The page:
From time to time, we hear from employers that ask us about the consequence of delaying payroll because of cash flow. The situation is one that I faced over the years in startup businesses, and even a few established ones: the company temporarily runs short of cash because of an unexpected expense or because of a delay in receiving funds from a customer, a bank, or a government agency. When I was much younger, I worked for a restaurant where the employees got together on Fridays and discussed who needed their paychecks most, since we knew that some of them would bounce and have to be replaced with cash or a new check the next week. We always got paid (and even had overdraft fees and interest covered, if need be), but instead of on Friday, we sometimes had to wait a few days or even a week, when cash flow picked up. What would have happened if one of my coworkers had claimed that the late paychecks violated the FLSA or state law and demanded their money?
Late Wage Payments Violate the FLSA, Too
If you have never confronted this situation in your business, or even if you have, you might be surprised to learn that under the FLSA, a late payment is no different than no payment at all! My coworkers would have had a solid claim for damages. At the end of July, no less than the federal government learned this lesson.
A group of nonexempt federal employee plaintiffs (along with a few exempt employees, whose claims were dismissed) who were required to work without pay during the government shutdown of October 2013 claimed violations of the FLSA’s minimum wage and overtime provisions. Although these “excepted employees” performed their normal duties during the shutdown, their agencies did not pay them on their regularly scheduled paydays for the entire pay period. Instead, due to the shutdown, their paychecks were short approximately one weeks’ pay. Congress made good on the check, paying all of the employees for work they performed during the shutdown. However, Congress didn’t allocate those funds until after the shutdown, meaning those checks came two weeks late. A decision by the U.S. Court of Federal Claims found that the nonexempt federal employees had plausibly alleged violations of the FLSA.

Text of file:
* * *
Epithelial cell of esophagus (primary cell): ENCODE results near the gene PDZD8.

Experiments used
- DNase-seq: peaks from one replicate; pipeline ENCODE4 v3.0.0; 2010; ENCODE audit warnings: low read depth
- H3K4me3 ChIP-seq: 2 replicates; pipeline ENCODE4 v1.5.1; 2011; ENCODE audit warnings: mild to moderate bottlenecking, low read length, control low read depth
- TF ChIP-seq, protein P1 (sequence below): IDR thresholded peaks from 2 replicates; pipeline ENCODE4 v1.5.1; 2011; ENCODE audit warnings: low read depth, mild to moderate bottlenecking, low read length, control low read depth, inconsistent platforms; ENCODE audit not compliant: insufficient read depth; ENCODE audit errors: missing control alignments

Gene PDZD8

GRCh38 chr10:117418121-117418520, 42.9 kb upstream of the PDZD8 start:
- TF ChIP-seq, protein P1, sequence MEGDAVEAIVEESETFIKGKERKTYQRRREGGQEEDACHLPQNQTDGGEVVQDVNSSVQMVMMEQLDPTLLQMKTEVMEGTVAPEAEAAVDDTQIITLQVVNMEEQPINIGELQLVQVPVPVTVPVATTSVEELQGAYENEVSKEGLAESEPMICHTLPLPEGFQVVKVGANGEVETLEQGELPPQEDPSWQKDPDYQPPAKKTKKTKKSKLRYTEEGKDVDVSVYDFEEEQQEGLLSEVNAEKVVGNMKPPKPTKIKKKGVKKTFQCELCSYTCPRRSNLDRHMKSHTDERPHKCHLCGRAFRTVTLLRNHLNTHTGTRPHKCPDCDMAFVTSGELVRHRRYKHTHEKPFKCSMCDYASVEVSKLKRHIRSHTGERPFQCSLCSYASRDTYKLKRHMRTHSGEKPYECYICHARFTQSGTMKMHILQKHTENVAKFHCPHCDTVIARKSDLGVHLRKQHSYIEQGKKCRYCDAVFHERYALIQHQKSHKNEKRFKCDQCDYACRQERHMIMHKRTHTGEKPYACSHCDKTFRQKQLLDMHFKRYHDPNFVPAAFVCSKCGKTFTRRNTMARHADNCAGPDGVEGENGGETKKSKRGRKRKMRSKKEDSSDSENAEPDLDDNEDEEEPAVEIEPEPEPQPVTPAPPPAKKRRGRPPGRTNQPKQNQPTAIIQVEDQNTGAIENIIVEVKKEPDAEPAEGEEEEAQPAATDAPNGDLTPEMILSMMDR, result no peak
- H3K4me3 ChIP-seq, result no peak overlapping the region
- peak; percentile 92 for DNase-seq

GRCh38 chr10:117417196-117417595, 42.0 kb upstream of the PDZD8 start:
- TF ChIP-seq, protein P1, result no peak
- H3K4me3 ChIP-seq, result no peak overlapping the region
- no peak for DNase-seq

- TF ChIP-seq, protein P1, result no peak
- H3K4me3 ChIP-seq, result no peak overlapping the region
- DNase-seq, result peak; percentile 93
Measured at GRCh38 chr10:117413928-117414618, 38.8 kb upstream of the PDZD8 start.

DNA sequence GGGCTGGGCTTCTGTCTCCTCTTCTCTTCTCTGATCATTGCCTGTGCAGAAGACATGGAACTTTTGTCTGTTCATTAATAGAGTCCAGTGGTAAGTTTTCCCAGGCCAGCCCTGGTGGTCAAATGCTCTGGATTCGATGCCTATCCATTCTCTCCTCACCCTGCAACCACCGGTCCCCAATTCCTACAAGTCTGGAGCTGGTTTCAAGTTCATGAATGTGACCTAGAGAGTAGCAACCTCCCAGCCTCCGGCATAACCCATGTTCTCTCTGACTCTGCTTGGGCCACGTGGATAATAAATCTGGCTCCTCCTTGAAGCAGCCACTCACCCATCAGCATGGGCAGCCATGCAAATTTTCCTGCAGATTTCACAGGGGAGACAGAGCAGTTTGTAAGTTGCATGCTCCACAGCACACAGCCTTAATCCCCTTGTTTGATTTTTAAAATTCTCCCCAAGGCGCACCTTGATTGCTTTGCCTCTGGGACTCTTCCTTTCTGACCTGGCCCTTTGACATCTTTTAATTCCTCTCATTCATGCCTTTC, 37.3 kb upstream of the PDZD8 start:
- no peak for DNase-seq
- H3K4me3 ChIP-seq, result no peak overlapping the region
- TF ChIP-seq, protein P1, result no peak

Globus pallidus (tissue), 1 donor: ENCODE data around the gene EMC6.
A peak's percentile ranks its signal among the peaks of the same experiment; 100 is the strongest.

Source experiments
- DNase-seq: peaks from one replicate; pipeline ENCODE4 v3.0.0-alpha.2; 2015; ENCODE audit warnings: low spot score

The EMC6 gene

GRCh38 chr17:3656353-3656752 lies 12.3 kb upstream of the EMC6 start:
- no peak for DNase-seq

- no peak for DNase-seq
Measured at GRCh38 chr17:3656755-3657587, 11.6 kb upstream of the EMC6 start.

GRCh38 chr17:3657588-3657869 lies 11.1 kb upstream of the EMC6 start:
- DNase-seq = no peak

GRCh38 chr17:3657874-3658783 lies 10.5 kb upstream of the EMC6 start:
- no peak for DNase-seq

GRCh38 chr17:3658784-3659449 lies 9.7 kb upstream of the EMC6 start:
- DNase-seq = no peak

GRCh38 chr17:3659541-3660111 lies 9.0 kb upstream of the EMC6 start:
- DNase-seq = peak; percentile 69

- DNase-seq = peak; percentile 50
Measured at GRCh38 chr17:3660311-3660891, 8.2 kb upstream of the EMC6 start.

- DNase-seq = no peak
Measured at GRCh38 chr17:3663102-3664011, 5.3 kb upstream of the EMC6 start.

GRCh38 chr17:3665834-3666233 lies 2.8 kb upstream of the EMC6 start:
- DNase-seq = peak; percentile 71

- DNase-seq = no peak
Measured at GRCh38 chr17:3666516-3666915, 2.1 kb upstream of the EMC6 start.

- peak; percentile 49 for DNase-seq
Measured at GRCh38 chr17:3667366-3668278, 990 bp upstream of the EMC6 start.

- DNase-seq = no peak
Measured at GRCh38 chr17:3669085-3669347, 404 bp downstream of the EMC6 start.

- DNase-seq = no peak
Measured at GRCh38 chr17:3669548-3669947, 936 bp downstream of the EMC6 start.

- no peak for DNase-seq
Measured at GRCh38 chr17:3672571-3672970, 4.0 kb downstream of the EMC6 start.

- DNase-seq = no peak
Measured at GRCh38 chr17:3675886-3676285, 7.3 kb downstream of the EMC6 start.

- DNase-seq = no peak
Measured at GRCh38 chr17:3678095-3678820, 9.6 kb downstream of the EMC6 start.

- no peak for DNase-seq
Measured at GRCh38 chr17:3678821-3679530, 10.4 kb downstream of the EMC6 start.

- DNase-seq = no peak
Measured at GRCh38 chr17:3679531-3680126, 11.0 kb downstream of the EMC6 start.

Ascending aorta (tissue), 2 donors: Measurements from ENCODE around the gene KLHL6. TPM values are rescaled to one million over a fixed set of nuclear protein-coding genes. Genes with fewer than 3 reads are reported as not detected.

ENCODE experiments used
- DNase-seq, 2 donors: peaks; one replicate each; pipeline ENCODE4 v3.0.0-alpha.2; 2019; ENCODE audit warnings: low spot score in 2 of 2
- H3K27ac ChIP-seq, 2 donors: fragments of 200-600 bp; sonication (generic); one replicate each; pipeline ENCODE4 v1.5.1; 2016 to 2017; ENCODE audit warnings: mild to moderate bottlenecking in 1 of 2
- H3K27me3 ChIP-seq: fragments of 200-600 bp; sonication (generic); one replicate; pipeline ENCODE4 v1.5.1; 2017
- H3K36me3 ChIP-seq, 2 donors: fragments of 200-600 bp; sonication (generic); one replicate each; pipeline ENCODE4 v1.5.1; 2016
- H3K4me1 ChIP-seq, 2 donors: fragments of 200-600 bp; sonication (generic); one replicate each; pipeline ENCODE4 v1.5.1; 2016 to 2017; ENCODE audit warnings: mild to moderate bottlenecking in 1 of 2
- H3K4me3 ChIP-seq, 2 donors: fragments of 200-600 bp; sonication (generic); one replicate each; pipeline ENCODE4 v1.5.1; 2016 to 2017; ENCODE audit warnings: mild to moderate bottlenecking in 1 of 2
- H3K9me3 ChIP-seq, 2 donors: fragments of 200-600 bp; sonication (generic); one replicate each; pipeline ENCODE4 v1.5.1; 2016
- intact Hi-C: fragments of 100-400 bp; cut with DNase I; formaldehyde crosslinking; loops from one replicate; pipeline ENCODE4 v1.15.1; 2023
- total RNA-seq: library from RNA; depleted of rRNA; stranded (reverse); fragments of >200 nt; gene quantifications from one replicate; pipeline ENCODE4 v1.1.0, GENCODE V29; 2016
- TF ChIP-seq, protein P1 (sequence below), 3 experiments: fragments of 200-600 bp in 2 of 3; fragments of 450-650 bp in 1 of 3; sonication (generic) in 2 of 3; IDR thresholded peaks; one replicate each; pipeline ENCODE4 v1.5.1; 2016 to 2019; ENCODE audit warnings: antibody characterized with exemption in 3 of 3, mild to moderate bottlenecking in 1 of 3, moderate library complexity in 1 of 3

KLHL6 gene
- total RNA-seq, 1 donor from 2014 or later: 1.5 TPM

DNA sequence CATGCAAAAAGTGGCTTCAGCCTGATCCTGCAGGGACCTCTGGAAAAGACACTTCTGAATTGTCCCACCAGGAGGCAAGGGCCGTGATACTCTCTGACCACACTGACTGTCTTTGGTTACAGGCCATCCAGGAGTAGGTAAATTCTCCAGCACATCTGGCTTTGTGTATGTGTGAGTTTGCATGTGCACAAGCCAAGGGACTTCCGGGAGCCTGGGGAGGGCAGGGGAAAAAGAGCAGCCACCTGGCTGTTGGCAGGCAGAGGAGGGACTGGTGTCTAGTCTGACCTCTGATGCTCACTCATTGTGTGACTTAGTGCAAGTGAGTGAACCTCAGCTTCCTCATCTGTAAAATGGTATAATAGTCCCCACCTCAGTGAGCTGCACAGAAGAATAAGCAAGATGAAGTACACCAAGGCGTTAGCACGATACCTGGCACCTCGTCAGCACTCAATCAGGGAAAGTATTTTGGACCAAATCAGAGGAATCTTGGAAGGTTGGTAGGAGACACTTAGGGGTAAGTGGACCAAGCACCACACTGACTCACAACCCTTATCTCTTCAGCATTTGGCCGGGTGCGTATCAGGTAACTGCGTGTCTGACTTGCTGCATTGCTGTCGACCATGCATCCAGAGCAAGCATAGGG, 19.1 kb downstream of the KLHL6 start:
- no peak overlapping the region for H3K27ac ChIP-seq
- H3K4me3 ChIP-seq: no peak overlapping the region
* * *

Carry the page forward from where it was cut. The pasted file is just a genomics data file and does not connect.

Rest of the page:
No Harm, No Foul is Not a Defense
Obviously, you must pay employees for all hours they work. However, the court’s decision in the government shutdown case demonstrates that the “no harm, no foul” rule does not apply to the FLSA. Under the FLSA, if an employer’s failure to pay wages is “willful” (voluntary and intentional, not just negligent), then an employee can seek “liquidated” damages in an amount equal to the wages that were not paid. Yes, that means the FLSA would require you to cut a second payroll check to the employee to cover the statutory damages. An employee’s burden in showing willfulness is not difficult here. Courts essentially presume that a violation was willful unless an employer can demonstrate otherwise. In my example above, and in the examples we hear about periodically from clients, delaying payroll is a deliberate business decision. That makes it relatively easy to conclude the decision was intentional, not an error or a good faith attempt to comply with the FLSA. Even if you can argue that the cash flow problems stemmed from a mistake, this does not change the deliberateness of the decision to delay payroll.